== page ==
This issue of TLR is proud to point out that two Kentucky Poet Laureates accepted our invitation to serve as Guest Editors for this issue: newly appointed fiction writer and poet Crystal Wilkinson has participated in selecting fiction in this issue, and Maureen Morehead, a former Kentucky Poet Laureate, 2011-12, also participated in selecting poetry. Two feathers in our cap to have these remarkable women aboard! Along with Editor Sena Jeter Naslund, who also served as a Kentucky Poet Laureate in 2005-6, that’s 2 + 1 = 3 happy women who truly love the literary arts.

The front cover of this issue features a painted collage by Martha Corazon titled Mountain Village, a low relief sculpture made of hand-torn, painted paper, purchased by Editor Sena Jeter Naslund from the artist in Boston in the late 1990’s. Naslund reflects that she “especially loved its flamboyant, colorful, non-realistic response both to landscape and to the human creation nestled at its center. It seemed a most hopeful and jubilant idea: that we can coexist—mere people and mighty mountains; perhaps people can adapt to nature and practice joy and difference in many fragments, both large and small.” The painting is accompanied by a memoir of Corazon written by her friend, fiction writer Robin Lippincott, author of Blue Territory, a book about the life and work of modernist painter Joan Mitchell.

In Laurie Fader’s painting Perseverance, featured on our back cover, the human figure, a woman traveler, is challenged by the rising water and flotsam of a flooded city. In Biblical lore the man-made world was destroyed for its wickedness by water; here, perhaps in tandem with scientists’ little-heeded global warnings of rising ocean waters, a city is being swamped. In this chaotic world, the female figure that dominates the painting knows her own direction and energy, and the Devil can take the hindmost. TLR Associate Editor Flora K. Schildknecht comments on this work in the short essay, “Re/Visioning Female Resistance: Perseverance by Laurie Fader.”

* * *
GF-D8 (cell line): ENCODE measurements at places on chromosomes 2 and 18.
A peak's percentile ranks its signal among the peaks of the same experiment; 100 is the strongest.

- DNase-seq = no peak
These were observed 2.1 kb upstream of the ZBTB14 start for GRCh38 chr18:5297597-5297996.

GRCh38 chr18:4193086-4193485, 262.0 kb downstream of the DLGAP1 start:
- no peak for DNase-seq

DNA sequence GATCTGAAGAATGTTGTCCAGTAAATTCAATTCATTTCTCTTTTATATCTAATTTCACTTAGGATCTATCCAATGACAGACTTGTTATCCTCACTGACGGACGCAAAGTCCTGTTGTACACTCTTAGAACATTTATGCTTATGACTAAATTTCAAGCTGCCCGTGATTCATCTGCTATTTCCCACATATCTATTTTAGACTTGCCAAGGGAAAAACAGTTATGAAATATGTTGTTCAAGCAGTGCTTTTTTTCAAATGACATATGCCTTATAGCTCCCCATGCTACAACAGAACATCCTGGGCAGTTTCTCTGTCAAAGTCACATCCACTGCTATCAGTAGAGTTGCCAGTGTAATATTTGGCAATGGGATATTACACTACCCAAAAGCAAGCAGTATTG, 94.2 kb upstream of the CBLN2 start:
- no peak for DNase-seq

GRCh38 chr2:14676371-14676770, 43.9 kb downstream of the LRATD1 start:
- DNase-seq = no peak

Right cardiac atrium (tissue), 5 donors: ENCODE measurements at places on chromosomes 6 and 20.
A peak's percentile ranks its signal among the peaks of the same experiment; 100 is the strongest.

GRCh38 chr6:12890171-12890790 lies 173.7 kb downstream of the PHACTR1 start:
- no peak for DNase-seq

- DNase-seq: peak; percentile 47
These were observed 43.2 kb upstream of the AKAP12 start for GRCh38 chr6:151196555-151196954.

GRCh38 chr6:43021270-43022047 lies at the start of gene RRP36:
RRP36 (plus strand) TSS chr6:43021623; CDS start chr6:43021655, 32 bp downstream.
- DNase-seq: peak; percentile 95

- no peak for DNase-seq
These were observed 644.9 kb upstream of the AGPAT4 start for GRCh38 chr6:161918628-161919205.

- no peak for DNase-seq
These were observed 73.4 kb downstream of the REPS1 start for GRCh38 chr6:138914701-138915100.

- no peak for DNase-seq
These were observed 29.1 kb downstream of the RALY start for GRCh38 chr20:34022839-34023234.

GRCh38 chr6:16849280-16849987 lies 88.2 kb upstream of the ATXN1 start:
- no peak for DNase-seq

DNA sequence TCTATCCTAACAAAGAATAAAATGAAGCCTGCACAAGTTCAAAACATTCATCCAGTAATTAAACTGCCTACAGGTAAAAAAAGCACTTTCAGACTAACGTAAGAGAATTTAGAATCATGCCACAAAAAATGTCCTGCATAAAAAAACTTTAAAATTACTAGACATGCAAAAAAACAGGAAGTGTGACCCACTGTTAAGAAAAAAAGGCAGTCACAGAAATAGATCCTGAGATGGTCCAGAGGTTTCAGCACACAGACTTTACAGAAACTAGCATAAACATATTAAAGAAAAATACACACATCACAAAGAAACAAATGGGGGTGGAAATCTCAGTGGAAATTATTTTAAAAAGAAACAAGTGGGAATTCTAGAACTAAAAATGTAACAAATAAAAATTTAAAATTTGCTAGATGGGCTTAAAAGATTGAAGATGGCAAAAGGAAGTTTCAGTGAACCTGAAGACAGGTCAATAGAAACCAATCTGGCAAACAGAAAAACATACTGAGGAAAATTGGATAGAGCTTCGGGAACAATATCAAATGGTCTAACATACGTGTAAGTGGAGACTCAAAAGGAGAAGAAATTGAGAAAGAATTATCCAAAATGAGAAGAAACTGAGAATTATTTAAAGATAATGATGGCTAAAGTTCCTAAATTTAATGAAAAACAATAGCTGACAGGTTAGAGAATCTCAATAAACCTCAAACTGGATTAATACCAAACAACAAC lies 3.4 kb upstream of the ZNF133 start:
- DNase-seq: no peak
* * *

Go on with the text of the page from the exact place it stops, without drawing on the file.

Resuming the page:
This issue also engages something of the landscape and lifestyles of Tibet, in new poems by Emily Jane O’Dell with co-translations by Sonam Dungtso featuring Tibetan and English script, as well as stories set in Pakistan and Russia, by Samina Hadi-Tabassum and Anastasia Dreval.

TLR #89 also connects former times with the current national reckoning with racial injustice. Long ago, there was a city police commissioner, in Birmingham, Alabama (where Naslund grew up) who was the epitome of racism and injustice. Now poet Elizabeth Hughey has a new collection titled White Bull which addresses that difficult time, both in its racism and its sexism in repressing girls of any color. Every poem of Police Commissioner Bull Connor is made from the letters in his name, disassembled and rearranged. The Louisville Review is honored to be able to offer our readers a preview of this amazing collection, published in fall of 2021 by Louisville’s stellar press, Sarabande, edited by Sarah Gorham.

Editor: Sena Jeter Naslund
Associate Editor: Flora K. Schildknecht
Managing Editor: Amy Foos Kapoor
Guest Poetry Editors: Wanda Fries, Maureen Morehead, Alan J. Naslund

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